Stockholders are urged to consult with their tax advisors with respect to the status of the TCJA and any other regulatory or administrative developments and proposals and their potential effect on investment in our stock.
 
Our recognition of “phantom” income may reduce a stockholder’s after-tax return on an investment in our common stock.
 
We may recognize taxable income in excess of our economic income, or “phantom income”, in the first years that we hold certain investments, and experience an offsetting excess of economic income over our taxable income in later years. As a result, stockholders at times may be required to pay U.S. federal income tax on distributions that economically represent a return of capital rather than a dividend. These distributions would be offset in later years by distributions representing economic income that would be treated as returns of capital for U.S. federal income tax purposes. Taking into account the time value of money, this acceleration of U.S. federal income tax liabilities may reduce a stockholder’s after-tax return on his or her investment to an amount less than the after-tax return on an investment with an identical before-tax rate of return that did not generate phantom income.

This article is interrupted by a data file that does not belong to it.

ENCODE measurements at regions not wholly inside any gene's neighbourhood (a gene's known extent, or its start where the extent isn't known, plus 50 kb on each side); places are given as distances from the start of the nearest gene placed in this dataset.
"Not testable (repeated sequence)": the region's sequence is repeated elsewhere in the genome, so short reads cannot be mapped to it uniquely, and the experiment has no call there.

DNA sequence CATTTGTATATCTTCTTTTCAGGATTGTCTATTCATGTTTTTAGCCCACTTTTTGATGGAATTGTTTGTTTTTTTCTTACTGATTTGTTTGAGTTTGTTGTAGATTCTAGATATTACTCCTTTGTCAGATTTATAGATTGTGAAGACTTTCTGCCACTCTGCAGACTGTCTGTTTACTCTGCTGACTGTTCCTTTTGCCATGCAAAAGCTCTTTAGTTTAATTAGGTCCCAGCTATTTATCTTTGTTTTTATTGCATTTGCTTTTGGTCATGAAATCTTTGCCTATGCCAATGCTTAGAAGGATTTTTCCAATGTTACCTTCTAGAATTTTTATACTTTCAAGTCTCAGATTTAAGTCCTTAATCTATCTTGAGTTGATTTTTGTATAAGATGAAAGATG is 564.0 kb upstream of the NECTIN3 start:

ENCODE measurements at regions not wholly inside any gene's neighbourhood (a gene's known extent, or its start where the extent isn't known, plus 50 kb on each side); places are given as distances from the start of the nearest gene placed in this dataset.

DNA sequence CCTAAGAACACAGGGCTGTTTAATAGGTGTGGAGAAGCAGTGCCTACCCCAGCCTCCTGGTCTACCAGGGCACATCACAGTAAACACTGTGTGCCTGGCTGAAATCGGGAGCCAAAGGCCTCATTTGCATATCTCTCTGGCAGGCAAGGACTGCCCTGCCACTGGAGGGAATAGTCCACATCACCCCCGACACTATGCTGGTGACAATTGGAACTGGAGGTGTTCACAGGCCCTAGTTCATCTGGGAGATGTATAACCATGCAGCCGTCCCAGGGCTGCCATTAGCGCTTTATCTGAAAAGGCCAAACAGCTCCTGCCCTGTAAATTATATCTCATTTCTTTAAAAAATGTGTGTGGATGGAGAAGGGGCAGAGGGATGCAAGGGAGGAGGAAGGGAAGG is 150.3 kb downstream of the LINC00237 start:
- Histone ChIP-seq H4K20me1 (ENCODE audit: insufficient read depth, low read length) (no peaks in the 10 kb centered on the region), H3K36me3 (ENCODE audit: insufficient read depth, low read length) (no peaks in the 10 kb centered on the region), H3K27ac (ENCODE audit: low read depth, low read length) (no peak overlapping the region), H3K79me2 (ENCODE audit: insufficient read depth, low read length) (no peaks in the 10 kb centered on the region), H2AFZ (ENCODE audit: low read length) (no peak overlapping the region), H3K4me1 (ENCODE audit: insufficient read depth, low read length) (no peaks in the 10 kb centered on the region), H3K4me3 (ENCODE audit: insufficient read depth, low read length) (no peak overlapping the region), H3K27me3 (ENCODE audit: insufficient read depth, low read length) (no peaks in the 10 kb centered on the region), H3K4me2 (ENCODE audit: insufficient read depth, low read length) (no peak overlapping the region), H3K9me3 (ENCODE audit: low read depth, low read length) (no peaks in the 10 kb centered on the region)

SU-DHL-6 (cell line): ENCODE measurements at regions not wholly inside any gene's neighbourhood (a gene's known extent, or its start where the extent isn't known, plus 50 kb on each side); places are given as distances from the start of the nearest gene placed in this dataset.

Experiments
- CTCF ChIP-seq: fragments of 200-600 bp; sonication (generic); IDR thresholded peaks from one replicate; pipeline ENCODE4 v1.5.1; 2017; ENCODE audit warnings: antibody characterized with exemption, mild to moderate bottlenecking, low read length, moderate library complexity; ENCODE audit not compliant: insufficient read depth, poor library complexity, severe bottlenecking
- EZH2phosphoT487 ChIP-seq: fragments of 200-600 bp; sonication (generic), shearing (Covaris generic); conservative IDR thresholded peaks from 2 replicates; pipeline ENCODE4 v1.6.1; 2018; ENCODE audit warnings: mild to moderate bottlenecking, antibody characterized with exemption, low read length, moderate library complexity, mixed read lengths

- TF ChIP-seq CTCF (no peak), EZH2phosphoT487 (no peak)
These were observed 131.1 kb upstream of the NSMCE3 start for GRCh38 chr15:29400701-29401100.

Liquidation of our assets may jeopardize our REIT qualification.
 
To maintain our qualification as a REIT, we must comply with requirements regarding our assets and our sources of income. If we are compelled to liquidate our assets to repay obligations to our lenders or for other reasons, we may be unable to comply with these requirements, thereby jeopardizing our qualification as a REIT, or we may be subject to a 100% tax on any resultant gain if we sell assets that are treated as inventory or property held primarily for sale to customers in the ordinary course of business.
 
Our qualification as a REIT and exemption from U.S. federal income tax with respect to certain assets may be dependent on the accuracy of legal opinions or advice rendered or given or statements by the issuers of assets that we acquire, and the inaccuracy of any such opinions, advice or statements may adversely affect our REIT qualification and result in significant corporate-level tax.
 
When purchasing securities, we may rely on opinions or advice of counsel for the issuer of such securities, or statements made in related offering documents, for purposes of determining whether such securities represent debt or equity securities for U.S. federal income tax purposes, the value of such securities, and also to what extent those securities constitute qualified real estate assets for purposes of the REIT asset tests and produce income that qualifies under the 75% gross income test. The inaccuracy of any such opinions, advice or statements may adversely affect our ability to qualify as a REIT and result in significant corporate-level tax.